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Judge Orders Embattled Clay County Commission To Hand Over Long-Sought Documents In State Audit

Julie Denesha
Jesse Leimkuehler poses questions about the allocation of funds during a Clay County Commission budget meeting Thursday December 19, 2019.

The order stems from a voter-requested audit of the troubled county commission, which has been sued for violating a government transparency law and underfunding jail contracts.

Almost a year after Missouri’s auditor subpoenaed documents as part of a Clay County audit requested by thousands of citizens, a Missouri judge ordered the county commission to comply.

The commission has been under scrutiny since the state launched an audit in 2018, following citizens' complaints. The order, made Friday, is the latest legal loss for the commission, which has been sued for violating a government transparency law and underfunding jail contracts.

The auditor’s office says their work has been delayed by challenges from the commission and went to court to enforce subpoenas.

“For too long, county commissioners ignored taxpayers' calls for accountability,” Auditor Nicole Galloway said in a statement released Monday. “That's why our office went to court to demand answers and ensure we get the facts.”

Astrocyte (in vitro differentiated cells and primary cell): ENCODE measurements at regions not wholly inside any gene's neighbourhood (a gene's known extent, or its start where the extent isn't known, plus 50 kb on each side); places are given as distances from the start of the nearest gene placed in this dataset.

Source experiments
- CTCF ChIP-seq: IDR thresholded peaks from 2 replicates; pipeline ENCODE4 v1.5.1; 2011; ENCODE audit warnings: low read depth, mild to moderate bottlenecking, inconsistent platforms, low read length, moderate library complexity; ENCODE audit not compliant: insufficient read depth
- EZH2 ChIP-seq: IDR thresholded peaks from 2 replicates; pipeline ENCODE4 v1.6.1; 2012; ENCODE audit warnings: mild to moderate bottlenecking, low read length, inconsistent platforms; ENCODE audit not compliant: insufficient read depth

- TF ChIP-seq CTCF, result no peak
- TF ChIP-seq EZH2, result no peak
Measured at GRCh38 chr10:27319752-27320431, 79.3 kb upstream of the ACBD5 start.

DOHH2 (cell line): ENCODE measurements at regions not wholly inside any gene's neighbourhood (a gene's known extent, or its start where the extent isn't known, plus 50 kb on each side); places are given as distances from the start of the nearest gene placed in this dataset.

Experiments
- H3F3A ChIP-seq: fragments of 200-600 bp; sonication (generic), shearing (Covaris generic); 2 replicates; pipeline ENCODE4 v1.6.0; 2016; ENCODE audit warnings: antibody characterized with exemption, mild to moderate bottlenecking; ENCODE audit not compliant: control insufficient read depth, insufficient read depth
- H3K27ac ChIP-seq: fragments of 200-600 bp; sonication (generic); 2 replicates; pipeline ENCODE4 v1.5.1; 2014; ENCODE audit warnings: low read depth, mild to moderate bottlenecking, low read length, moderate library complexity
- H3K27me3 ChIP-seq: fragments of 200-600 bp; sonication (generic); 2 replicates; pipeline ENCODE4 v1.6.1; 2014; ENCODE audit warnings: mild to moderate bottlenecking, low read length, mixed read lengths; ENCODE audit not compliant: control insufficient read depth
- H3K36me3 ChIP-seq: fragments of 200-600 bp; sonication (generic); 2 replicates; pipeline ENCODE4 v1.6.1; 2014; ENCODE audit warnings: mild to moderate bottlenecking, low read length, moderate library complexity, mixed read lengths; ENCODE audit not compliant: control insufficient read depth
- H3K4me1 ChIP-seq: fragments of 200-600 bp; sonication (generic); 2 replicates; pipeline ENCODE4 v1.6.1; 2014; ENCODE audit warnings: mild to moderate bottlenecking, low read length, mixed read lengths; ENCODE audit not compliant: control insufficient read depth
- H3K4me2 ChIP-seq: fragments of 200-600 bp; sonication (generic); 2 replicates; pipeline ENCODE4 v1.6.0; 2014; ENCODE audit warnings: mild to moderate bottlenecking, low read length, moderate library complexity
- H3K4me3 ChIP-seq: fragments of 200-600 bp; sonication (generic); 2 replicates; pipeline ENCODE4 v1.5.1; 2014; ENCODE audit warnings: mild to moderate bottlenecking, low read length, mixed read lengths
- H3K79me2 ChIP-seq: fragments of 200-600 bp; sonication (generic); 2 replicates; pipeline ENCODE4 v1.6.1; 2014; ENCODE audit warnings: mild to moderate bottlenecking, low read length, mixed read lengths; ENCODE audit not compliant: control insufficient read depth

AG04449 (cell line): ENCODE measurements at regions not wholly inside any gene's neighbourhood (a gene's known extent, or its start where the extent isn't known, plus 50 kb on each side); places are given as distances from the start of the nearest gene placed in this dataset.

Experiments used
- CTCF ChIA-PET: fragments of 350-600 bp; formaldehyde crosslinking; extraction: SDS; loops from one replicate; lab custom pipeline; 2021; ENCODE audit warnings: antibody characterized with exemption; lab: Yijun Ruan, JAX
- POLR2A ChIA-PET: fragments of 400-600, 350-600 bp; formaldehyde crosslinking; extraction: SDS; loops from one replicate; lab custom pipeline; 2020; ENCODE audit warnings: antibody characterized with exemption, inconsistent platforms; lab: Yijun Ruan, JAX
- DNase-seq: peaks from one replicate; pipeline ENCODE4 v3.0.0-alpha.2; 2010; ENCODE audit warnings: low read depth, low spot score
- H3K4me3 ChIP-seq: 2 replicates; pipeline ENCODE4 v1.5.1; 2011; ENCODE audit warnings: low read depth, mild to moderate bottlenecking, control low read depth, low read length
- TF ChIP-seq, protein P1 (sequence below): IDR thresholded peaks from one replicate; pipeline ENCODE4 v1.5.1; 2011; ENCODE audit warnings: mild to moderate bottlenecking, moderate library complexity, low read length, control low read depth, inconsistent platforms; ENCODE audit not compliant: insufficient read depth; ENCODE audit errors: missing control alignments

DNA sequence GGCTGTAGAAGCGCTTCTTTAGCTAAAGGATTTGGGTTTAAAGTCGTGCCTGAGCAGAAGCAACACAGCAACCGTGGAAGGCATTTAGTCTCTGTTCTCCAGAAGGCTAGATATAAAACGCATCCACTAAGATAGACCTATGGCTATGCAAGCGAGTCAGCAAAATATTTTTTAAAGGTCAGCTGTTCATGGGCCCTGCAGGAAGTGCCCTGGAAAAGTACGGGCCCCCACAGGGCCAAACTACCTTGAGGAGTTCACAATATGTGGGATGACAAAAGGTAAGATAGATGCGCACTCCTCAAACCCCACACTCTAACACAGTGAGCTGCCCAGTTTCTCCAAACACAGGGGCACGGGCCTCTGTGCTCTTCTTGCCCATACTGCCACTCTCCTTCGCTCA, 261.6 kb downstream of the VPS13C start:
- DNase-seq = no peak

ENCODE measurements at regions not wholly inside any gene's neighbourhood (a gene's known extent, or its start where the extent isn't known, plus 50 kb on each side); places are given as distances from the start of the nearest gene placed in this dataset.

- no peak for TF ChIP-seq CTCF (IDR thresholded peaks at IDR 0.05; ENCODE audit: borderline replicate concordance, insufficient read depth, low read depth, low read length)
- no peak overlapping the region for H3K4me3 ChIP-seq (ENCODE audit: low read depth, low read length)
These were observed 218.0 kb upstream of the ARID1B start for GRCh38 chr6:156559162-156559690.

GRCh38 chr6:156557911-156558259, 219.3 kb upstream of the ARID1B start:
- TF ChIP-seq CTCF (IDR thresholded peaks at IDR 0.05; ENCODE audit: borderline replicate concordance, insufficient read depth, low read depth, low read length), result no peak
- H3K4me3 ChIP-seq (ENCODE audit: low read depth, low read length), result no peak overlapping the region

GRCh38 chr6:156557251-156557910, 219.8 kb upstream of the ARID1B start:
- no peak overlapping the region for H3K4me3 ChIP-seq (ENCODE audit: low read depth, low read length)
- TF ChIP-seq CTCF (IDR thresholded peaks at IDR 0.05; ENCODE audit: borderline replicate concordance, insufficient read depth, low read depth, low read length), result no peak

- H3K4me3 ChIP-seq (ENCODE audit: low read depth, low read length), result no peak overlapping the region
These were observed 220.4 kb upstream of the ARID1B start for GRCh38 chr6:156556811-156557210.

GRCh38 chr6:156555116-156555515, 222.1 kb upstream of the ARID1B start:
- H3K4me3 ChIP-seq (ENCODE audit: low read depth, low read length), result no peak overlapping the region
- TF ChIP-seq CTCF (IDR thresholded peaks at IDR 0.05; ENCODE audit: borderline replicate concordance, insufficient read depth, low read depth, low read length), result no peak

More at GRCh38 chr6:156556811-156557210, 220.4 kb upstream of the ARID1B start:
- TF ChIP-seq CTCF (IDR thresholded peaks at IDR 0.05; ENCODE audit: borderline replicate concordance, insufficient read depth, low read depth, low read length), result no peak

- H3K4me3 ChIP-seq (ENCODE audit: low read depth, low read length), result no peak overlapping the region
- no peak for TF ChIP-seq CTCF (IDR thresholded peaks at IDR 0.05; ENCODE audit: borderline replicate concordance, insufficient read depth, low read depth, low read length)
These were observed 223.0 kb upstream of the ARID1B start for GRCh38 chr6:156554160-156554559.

The county’s legal team is currently reviewing the decision and isn’t ruling out an appeal, according to an unsigned statement.

“All along, staff has prioritized protecting our employees' private information, which the Missouri Supreme Court has consistently found to be highly confidential," the statement said. "That remains our focus. Due to the potential for further legal action, Clay County cannot comment any further at this time.”

Judge James Van Amburg ruled on Friday that the commission should hand over closed meeting notes and employee performance reviews. He also ordered Clay County assistant administrator Nicole Brown give sworn testimony.

Brown didn’t show up to a November 2019 deposition, citing a family commitment. During a December 2019 deposition, Brown declined to answer questions because, she said, the audit staff member wasn’t a lawyer. Clay County Commission lawyers argued that this amounted to non-lawyers practicing law, according to the Courier-Tribune. The ruling states that Brown must take part in the deposition “whether or not such staff is licensed to practice law.”

Aviva Okeson-Haberman was the Missouri government and politics reporter at KCUR 89.3.
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